When a ‘revered’ CEO is accused

Published on 3rd August, 2018, BUSINESS STANDARD A CEO could evoke reverence from his board of directors for many reasons. It could be any of the 5 C’s: competence, clan, connections, charisma or a combination!

Published on 3rd August, 2018

R. Gopalakrishnan*

Email: rgopal@themindworks.me

*The writer is a corporate advisor and Distinguished Professor of IIT Kharagpur. His new book, “CRASH: lessons from the rise and exit of business leaders” will be published by Penguin India in September 2018.

Email: rgopal@themindworks.me

A CEO could evoke reverence from his board of directors for many reasons. It could be any of the 5 C’s: competence, clan, connections, charisma or a combination! The phenomenon is not rare. As a rule, it is a challenge for any board to deal with a revered CEO. If the CEO is God-like and is under the spell of another Godman, then it is really very tough situation. Think of how the Aztecs lost Mexico under the spell of Huitzilopochtli, Czar Nicholas lost Russia under the spell of Rasputin, or L’Oreal heiress, Liliane Bettencourt, came under the influence of Francois-Marie Banier!

As I write this month’s column, I learn that the board of CBS Corporation will investigate its powerful CEO, Leslie Moonves, for allegations of sexual harassment. The Economist dated 28th July carried a business story titled ‘Horrible Bosses’ about board actions about CEOs’ behavior. Company President, Amy Powell, of Paramount Television was fired in July 2018 by the board for inappropriate behavior. Just a week earlier, Papa John’s founder CEO was removed by the board. In June 2018, Jonathan Friedland of Netflix was sacked. At least fifteen executives have had to depart in well-known firms such as Nike and Bank of America after the MeToo movement. In the immensely successful advertising group, the board had to remove the founder, Sir Martin Sorrell, for his behavior and practices. Such departures are not necessarily about financial impropriety, rather they are about indiscretions, big ones, as perceived–of conflict of interest, cultural fit, propriety or social behavior with colleagues.

Are bosses becoming unethical or insensitive compared to before? My instinct is that is not so. In fact, according to a PwC report of 2017, it is not so. The hard truth is that the transgressions of today are no more acceptable. What was alright then, is no more alright.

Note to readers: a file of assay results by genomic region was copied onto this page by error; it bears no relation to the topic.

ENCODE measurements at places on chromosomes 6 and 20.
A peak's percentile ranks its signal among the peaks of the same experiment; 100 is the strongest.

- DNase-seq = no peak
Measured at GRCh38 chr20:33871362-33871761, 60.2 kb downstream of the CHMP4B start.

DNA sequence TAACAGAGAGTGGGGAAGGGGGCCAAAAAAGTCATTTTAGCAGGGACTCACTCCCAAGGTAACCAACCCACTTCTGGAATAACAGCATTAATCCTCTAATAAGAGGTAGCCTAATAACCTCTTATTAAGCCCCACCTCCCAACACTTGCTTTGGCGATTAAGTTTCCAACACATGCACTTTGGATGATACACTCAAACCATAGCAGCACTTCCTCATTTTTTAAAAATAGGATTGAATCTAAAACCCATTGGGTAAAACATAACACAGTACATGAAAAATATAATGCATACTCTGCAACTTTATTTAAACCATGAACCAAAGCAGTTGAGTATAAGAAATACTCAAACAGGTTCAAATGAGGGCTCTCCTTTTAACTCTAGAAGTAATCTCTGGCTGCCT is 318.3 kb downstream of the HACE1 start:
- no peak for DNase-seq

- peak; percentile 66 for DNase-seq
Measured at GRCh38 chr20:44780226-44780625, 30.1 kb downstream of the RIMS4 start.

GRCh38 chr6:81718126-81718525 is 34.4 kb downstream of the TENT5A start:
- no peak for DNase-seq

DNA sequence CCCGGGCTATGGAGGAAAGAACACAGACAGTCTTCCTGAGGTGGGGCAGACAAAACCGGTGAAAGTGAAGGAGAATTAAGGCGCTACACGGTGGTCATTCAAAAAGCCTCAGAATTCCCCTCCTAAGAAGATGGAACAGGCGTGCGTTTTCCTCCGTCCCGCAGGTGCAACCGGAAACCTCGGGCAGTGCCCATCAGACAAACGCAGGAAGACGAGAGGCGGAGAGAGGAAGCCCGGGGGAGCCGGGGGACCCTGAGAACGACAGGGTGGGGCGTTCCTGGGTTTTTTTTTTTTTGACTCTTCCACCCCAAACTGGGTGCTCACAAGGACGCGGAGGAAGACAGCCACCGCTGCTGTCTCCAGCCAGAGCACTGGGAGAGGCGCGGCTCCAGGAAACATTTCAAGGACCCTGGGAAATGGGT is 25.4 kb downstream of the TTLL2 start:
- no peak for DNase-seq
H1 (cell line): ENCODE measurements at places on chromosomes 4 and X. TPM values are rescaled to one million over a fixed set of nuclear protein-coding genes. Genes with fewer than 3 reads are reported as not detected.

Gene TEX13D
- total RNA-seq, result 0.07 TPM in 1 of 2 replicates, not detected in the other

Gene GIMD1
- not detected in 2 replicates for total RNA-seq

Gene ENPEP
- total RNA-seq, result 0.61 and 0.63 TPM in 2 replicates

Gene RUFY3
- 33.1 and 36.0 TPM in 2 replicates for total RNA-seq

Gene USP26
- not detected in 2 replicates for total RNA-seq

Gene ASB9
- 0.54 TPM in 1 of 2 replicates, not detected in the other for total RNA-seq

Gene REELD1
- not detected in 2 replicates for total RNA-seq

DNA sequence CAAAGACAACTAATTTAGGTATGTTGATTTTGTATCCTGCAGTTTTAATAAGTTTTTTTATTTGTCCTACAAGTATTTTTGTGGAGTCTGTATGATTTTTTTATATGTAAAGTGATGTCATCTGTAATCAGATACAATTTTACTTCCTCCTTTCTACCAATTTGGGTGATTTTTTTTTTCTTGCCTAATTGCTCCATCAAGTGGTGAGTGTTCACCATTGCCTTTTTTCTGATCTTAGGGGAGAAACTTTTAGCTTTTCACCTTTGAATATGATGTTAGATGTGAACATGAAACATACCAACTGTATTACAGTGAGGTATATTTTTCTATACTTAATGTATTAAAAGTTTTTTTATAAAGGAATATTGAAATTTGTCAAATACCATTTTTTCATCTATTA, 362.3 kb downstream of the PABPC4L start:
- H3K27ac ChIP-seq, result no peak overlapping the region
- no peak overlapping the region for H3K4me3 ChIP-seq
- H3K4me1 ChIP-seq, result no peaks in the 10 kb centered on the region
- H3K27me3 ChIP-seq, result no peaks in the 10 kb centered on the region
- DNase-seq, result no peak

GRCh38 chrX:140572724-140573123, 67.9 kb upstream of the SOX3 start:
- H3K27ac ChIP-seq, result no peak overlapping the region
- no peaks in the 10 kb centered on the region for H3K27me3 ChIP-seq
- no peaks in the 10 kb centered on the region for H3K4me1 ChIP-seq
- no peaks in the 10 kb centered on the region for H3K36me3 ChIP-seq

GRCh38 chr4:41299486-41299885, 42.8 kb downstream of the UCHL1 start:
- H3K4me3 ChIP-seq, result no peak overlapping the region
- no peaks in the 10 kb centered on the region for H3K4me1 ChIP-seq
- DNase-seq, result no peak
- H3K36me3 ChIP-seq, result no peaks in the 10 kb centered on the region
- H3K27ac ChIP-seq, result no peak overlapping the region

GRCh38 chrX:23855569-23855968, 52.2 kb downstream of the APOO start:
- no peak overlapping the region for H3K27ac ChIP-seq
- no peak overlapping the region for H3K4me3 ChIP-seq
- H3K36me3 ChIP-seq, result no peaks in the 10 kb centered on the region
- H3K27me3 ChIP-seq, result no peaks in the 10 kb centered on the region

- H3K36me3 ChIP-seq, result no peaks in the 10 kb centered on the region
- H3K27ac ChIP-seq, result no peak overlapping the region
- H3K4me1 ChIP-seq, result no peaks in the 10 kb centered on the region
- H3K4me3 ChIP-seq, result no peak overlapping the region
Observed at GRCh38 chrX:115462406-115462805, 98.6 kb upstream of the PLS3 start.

CEOs need to understand this reality. If a Harold Geneen or Jack Welch were to operate as a CEO today in the same way as reportedly they did decades ago,, their behavior and style would likely be unacceptable. Bosses are being held more accountable by the board for their behavior and language with colleagues. Directors want to encourage a healthy and squeaky-clean company environment; in this way, directors also avoid getting sued themselves; directors need to protect the corporate brand, which has been built over a long period.

A research study in 2016 by Stanford University showed that the consequence of injurious behavior by CEOs attracts huge media attention and the negative effect on reputation festers for long. Before allowing dust to be kicked up in the public domain, boards and CEOs must consider the severe damage to corporate brand and image. CEOs are hung in the court of public opinion long before the courts of law arrive at a

view. Boards feel pressured to act soon and in a manner which not only meets legal requirements, but also meets with public approval. It is a tough act.

A response like, “Leave it to the board. We have investigated, nothing is wrong, but regret that further details cannot be revealed, “ will no more pass muster. I am aware of even a sports club in Mumbai where such a situation has arisen, thus causing unrest among members.

Our defence forces have inherited colonial processes of a formal and transparent procedure for enquiry, escalation and court martial. In corporations, however, the response process appears to be flexible. Companies need a far more formal internal code of behavior and an enforcement of the code—regrettably, this is lacking in even some big companies. The code must be based on cultural factors in addition to laws.

Consider Rama and his most revered Sita after her rescue from Lanka. His joy of victory was disrupted by a public undercurrent that questioned Sita’s purity in the socio-cultural context of those times. On the one hand, was it at all fair for the public to expect Sita’s purity to be proven? Should Rama have even heeded such public gossip? On the other hand, given that true north leadership requires public figures to be above board and also be seen to be above board, did Rama have a choice about subjecting Sita to a test?

In the Ramayana, Sita underwent a controversial agni-pariksha. The conduct of Rama has been a subject of much debate. Company boards are now having to subject an accused CEO to an agni-pariksha. More on this subject in my September column.